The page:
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I am trying to set an array of base class and derived classes in another class. For example, I have base class:

class Base{
public:
    Base() {};
    Base(float kv) : param(kv) {}
    ~Base() {};
    float getParam() { return param; }
    void setParam(bool kv) { param= kv; }
protected:
    float param;
};

and derived classes like:

class Derived1: public Base{
public:
    Derived1() {};
    Derived1(float kv) : Base(kv) {}
    ~Derived1() {};
};

Now, in another class I have an array of Base type.

class Hive{
public:
    Hive() {};
    Hive(...) : ... {}
    ~Hive() {};
    ...
    float getSomethingFromArray();

    ...
    void setB();
protected:
    ...
    Base *b[7];
};

Now, setB() instantiate array, like:

b[0] = new Derived1();

but when I try to access method of b[0] it would't work. when I call method like:

b[0].setParam(i);

Compiler reports this error

IntelliSense: expression must have class type c:\users\miller\documents\visual studio 2010\projects\hello\hello\objekat.h 139 2 hello

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2  
The derived class is virtual? Or invisible? –  Kerrek SB Oct 23 '12 at 20:54
1  
We can't answer the question because we don't know what method you are trying to access, how you are trying to access it, or what "doesn't work" means. Please reduce your original program to the smallest possible complete program that demonstrates the problem. See SSCCE.ORG for more information. –  Robᵩ Oct 23 '12 at 21:00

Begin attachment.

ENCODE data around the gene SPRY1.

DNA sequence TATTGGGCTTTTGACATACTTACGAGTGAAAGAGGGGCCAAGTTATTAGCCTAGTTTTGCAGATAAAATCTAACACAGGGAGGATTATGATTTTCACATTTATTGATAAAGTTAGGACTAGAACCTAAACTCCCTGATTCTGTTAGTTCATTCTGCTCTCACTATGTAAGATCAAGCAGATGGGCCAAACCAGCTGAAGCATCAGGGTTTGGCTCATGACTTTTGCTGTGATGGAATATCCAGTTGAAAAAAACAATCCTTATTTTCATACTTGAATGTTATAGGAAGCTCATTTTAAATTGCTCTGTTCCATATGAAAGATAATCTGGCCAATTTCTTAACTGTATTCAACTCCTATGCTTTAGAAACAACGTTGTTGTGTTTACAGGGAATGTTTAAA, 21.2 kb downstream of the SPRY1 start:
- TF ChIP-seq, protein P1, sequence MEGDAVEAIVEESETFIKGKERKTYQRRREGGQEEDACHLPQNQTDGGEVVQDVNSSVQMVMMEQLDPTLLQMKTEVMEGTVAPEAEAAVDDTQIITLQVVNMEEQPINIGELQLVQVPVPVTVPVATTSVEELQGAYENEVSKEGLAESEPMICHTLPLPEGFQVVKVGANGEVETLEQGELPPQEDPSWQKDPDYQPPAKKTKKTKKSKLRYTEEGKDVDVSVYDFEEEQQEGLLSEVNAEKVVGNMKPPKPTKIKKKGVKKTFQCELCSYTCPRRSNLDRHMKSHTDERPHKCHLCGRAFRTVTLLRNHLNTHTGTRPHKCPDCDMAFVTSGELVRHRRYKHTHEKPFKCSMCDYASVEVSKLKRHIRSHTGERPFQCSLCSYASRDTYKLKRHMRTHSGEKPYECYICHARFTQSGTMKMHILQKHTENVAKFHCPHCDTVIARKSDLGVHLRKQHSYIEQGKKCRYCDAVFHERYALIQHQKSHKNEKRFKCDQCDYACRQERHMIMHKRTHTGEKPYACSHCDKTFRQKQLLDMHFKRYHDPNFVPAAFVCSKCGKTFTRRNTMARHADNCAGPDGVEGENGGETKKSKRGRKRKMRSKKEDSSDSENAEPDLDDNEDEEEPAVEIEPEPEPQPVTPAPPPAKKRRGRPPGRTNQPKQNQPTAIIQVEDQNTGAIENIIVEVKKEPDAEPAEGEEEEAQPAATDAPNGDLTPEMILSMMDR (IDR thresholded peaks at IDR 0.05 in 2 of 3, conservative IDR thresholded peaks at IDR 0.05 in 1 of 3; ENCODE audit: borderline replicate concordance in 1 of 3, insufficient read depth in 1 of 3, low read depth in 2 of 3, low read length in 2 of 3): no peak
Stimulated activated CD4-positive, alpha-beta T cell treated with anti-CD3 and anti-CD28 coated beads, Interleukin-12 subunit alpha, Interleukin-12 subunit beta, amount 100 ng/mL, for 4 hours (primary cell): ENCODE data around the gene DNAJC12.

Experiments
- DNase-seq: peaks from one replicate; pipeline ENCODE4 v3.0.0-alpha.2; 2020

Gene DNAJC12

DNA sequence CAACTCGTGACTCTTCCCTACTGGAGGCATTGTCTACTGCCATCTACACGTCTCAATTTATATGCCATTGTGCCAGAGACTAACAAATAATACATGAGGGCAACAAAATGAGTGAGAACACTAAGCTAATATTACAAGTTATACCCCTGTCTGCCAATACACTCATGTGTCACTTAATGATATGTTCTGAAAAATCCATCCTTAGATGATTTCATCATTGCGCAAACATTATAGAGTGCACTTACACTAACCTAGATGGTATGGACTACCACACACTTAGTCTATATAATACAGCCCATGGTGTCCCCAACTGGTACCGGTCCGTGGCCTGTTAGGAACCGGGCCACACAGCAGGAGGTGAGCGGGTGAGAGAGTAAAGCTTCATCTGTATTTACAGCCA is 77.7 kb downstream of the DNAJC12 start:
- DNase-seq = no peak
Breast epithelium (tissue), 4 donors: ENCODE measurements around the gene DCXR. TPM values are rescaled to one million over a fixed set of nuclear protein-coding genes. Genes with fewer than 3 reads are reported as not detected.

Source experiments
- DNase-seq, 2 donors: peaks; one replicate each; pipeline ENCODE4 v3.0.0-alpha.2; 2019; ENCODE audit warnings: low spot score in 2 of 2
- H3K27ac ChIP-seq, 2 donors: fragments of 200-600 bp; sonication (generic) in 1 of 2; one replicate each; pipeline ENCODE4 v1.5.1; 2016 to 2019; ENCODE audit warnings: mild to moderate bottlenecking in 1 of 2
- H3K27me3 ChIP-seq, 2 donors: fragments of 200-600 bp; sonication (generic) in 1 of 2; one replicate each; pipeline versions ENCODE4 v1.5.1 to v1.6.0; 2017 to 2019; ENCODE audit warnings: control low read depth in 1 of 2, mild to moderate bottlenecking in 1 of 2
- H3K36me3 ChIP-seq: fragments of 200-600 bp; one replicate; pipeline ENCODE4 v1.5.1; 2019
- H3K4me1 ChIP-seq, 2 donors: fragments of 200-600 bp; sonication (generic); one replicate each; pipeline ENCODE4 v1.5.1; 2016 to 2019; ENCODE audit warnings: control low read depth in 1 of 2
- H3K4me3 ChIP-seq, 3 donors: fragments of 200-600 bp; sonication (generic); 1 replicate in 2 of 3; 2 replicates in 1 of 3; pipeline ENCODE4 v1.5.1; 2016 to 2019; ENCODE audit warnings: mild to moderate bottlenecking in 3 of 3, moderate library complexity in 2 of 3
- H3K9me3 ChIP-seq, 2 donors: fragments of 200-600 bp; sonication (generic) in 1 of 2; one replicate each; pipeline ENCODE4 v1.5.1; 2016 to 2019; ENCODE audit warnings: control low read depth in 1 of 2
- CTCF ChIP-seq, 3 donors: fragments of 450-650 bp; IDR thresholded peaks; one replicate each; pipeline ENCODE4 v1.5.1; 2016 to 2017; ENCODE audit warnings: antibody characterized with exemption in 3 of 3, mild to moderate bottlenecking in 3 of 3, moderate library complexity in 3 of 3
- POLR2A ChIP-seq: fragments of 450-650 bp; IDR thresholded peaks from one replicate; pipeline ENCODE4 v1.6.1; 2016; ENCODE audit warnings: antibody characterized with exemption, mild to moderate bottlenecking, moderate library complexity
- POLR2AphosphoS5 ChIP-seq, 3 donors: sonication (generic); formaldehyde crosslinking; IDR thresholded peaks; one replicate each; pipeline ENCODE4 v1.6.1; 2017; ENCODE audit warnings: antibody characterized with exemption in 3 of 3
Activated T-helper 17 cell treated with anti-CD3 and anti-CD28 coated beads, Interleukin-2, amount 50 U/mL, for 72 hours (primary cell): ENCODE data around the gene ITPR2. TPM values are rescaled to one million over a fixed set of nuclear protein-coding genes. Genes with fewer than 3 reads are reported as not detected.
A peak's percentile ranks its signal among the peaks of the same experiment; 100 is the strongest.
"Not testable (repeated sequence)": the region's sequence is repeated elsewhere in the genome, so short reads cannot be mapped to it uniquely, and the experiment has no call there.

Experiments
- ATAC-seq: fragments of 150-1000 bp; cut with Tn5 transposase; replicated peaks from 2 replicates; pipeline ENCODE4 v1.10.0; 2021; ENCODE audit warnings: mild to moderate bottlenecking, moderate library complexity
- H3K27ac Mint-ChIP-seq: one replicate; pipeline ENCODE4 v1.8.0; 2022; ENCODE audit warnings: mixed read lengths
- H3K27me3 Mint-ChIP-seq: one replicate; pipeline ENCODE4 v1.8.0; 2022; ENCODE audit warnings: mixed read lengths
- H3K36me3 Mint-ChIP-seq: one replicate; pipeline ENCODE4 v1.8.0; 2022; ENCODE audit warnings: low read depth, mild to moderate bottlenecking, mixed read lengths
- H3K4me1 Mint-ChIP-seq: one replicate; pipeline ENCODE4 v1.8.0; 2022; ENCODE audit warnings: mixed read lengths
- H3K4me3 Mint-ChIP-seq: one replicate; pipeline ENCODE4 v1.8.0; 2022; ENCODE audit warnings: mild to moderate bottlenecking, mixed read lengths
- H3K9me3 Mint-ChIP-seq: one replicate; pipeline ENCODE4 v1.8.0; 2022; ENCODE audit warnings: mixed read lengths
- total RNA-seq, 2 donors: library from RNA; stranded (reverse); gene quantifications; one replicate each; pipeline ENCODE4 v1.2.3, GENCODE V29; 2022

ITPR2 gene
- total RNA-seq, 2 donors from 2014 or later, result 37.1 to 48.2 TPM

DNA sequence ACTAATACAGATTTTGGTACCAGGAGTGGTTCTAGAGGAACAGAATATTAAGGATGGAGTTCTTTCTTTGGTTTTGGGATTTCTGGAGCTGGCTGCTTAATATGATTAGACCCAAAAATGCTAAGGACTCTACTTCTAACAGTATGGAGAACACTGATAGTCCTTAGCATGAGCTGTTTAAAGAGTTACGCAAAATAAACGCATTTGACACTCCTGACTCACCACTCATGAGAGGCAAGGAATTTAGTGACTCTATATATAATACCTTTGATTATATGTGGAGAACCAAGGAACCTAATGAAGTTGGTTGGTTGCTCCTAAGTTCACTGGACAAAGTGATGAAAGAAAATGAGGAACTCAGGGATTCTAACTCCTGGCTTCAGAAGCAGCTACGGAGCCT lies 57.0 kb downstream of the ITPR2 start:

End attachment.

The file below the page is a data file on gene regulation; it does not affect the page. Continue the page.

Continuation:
2  
The standard container that comes to mind is std::vector<std::unique_ptr<Base>>. –  Kerrek SB Oct 23 '12 at 21:03
    
This program works for me. How does it differ from yours? –  Robᵩ Oct 23 '12 at 21:06
    
You must make the destructor of Base virtual. –  n.m. Oct 23 '12 at 21:07

2 Answers 2

up vote 5 down vote accepted

but when I try to access method of b[0] it would't work. Any ideas why?

b[0] is a Base*. The compiler doesn't know whether the actual type of the object it points to is Base, Derived1 or Derived42, that's why it will only let you call methods from Base on it - because those are the only ones that it can guarantee exist.

I'm guessing you're trying to call methods from Derived1 on it:

b[0] = new Derived1();
//...
b[0]->getSomethingFromArray();

but note that your code could easily be replaced by:

b[0] = new Base();
//...
b[0]->getSomethingFromArray();

what now? To get this to work, you can use casts and cast b[0] to the type you need (provided you're sure of it). If your classes are polymorphic, you can use dynamic_cast, which also does checks to make sure you're casting to the right type (research this).

Or, you could simply take advantage of polymorphism (only if it makes sense in your particular case).

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This is it. Thanks! –  miller Oct 23 '12 at 21:09
    
@Miller sure - also, note stackoverflow.com/questions/13039030/… - it's very important. –  Luchian Grigore Oct 23 '12 at 21:12

Your mistake is very simple, to call method via pointer you must use -> operator - not dot .:

Not this way:

b[0].setParam(i);

But in this way:

b[0]->setParam(i);
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